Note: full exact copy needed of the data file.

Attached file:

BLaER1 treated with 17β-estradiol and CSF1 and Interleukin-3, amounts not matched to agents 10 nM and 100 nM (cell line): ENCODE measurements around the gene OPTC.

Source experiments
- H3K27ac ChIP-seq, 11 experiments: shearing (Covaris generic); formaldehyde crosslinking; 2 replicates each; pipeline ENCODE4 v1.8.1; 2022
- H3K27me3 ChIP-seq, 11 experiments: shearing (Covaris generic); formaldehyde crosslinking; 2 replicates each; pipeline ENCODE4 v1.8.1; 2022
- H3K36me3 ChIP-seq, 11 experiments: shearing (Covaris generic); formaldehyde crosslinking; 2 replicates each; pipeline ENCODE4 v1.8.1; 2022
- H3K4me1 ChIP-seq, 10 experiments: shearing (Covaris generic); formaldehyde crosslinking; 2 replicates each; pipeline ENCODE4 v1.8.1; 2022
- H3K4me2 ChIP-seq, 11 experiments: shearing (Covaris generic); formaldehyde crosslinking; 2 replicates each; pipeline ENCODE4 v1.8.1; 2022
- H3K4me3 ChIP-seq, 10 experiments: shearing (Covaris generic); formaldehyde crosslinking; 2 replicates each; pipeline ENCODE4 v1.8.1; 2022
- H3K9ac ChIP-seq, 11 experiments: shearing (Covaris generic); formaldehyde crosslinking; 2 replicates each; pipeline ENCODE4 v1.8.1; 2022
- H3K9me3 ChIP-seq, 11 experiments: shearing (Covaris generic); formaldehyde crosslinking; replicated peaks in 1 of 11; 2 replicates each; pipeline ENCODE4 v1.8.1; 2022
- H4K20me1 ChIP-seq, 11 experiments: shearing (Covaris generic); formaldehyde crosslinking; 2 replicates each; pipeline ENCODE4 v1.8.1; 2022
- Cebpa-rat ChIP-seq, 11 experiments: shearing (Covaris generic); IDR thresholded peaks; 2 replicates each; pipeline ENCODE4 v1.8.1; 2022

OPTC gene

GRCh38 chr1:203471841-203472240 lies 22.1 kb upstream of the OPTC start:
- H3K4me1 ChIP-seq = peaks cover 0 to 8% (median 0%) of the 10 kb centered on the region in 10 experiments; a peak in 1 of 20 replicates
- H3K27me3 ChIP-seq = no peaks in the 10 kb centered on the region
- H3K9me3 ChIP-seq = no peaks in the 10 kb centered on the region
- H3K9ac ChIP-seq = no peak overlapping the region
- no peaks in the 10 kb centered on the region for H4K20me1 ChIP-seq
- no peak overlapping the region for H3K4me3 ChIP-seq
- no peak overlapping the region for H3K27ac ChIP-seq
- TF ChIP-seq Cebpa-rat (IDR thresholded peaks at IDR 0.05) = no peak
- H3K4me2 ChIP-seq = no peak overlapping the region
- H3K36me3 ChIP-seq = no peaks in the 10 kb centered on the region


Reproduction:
BLaER1 treated with 17β-estradiol and CSF1 and Interleukin-3, amounts not matched to agents 10 nM and 100 nM (cell line): ENCODE measurements around the gene OPTC.

Source experiments
- H3K27ac ChIP-seq, 11 experiments: shearing (Covaris generic); formaldehyde crosslinking; 2 replicates each; pipeline ENCODE4 v1.8.1; 2022
- H3K27me3 ChIP-seq, 11 experiments: shearing (Covaris generic); formaldehyde crosslinking; 2 replicates each; pipeline ENCODE4 v1.8.1; 2022
- H3K36me3 ChIP-seq, 11 experiments: shearing (Covaris generic); formaldehyde crosslinking; 2 replicates each; pipeline ENCODE4 v1.8.1; 2022
- H3K4me1 ChIP-seq, 10 experiments: shearing (Covaris generic); formaldehyde crosslinking; 2 replicates each; pipeline ENCODE4 v1.8.1; 2022
- H3K4me2 ChIP-seq, 11 experiments: shearing (Covaris generic); formaldehyde crosslinking; 2 replicates each; pipeline ENCODE4 v1.8.1; 2022
- H3K4me3 ChIP-seq, 10 experiments: shearing (Covaris generic); formaldehyde crosslinking; 2 replicates each; pipeline ENCODE4 v1.8.1; 2022
- H3K9ac ChIP-seq, 11 experiments: shearing (Covaris generic); formaldehyde crosslinking; 2 replicates each; pipeline ENCODE4 v1.8.1; 2022
- H3K9me3 ChIP-seq, 11 experiments: shearing (Covaris generic); formaldehyde crosslinking; replicated peaks in 1 of 11; 2 replicates each; pipeline ENCODE4 v1.8.1; 2022
- H4K20me1 ChIP-seq, 11 experiments: shearing (Covaris generic); formaldehyde crosslinking; 2 replicates each; pipeline ENCODE4 v1.8.1; 2022
- Cebpa-rat ChIP-seq, 11 experiments: shearing (Covaris generic); IDR thresholded peaks; 2 replicates each; pipeline ENCODE4 v1.8.1; 2022

OPTC gene

GRCh38 chr1:203471841-203472240 lies 22.1 kb upstream of the OPTC start:
- H3K4me1 ChIP-seq = peaks cover 0 to 8% (median 0%) of the 10 kb centered on the region in 10 experiments; a peak in 1 of 20 replicates
- H3K27me3 ChIP-seq = no peaks in the 10 kb centered on the region
- H3K9me3 ChIP-seq = no peaks in the 10 kb centered on the region
- H3K9ac ChIP-seq = no peak overlapping the region
- no peaks in the 10 kb centered on the region for H4K20me1 ChIP-seq
- no peak overlapping the region for H3K4me3 ChIP-seq
- no peak overlapping the region for H3K27ac ChIP-seq
- TF ChIP-seq Cebpa-rat (IDR thresholded peaks at IDR 0.05) = no peak
- H3K4me2 ChIP-seq = no peak overlapping the region
- H3K36me3 ChIP-seq = no peaks in the 10 kb centered on the region